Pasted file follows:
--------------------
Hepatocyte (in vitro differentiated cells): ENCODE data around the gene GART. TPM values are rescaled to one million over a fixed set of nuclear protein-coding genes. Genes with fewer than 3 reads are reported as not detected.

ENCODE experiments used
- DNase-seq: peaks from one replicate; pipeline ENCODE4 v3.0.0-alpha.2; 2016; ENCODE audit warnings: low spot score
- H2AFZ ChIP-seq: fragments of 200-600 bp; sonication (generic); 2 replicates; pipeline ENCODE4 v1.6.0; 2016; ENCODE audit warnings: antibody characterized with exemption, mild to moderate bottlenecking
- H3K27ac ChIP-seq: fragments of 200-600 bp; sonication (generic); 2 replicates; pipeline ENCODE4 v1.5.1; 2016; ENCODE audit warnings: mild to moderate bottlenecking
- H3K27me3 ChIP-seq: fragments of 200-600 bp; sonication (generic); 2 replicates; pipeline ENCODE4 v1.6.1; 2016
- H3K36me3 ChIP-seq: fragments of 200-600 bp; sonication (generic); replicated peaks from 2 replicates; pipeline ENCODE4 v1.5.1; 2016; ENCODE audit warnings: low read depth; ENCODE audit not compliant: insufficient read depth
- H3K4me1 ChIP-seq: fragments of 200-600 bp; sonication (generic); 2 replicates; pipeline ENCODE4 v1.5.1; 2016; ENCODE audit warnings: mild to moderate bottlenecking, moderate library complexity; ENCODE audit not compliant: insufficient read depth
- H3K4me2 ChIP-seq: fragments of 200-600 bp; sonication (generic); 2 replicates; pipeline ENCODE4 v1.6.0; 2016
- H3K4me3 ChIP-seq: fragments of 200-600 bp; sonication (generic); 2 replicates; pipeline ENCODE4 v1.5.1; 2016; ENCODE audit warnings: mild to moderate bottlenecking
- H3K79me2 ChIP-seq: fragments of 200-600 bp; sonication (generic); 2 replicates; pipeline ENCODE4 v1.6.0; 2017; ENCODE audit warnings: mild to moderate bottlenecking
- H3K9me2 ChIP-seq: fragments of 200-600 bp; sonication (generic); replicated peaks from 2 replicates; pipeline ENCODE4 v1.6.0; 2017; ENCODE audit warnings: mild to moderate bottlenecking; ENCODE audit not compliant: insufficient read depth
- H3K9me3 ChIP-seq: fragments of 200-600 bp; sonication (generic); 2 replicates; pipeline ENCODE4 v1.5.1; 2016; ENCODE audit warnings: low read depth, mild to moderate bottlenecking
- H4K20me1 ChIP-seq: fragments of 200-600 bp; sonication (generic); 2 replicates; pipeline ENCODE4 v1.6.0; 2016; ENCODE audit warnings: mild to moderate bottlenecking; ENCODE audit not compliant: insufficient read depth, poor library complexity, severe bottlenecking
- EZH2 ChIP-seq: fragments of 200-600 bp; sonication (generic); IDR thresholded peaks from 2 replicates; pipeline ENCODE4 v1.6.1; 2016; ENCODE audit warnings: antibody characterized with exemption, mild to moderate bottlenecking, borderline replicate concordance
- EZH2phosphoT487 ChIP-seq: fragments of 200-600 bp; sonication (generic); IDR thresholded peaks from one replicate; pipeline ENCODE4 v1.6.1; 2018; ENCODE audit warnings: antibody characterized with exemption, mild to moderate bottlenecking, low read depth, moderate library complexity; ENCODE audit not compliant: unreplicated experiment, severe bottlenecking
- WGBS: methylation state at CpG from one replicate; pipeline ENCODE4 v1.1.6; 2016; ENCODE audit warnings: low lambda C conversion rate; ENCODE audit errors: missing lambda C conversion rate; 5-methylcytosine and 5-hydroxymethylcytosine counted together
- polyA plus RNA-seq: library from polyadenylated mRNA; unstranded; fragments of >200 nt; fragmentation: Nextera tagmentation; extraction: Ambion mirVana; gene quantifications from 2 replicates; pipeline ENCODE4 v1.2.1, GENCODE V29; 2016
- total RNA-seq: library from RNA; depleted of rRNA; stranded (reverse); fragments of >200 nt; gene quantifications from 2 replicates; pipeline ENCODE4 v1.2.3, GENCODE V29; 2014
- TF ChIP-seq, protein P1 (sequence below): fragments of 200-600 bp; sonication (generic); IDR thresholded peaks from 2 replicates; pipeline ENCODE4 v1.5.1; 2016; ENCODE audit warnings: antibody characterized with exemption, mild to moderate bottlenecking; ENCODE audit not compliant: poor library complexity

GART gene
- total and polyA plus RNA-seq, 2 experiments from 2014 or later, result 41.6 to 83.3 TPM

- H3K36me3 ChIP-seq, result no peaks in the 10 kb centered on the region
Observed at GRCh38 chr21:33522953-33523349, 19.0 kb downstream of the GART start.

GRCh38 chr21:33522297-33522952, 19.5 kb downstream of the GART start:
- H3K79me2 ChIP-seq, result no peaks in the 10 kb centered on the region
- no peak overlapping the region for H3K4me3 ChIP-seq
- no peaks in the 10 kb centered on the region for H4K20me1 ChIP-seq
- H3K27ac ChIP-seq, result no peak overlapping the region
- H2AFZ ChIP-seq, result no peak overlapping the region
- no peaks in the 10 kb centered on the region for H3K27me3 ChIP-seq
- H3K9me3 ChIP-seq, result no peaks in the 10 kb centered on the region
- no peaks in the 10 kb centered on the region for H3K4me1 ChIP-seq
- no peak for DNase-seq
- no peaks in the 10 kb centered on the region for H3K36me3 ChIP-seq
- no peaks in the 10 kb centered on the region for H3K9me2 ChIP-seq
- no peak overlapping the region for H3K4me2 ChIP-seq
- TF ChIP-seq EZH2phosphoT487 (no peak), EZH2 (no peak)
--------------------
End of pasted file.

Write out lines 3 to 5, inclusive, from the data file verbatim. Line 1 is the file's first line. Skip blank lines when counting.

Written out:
- DNase-seq: peaks from one replicate; pipeline ENCODE4 v3.0.0-alpha.2; 2016; ENCODE audit warnings: low spot score
- H2AFZ ChIP-seq: fragments of 200-600 bp; sonication (generic); 2 replicates; pipeline ENCODE4 v1.6.0; 2016; ENCODE audit warnings: antibody characterized with exemption, mild to moderate bottlenecking
- H3K27ac ChIP-seq: fragments of 200-600 bp; sonication (generic); 2 replicates; pipeline ENCODE4 v1.5.1; 2016; ENCODE audit warnings: mild to moderate bottlenecking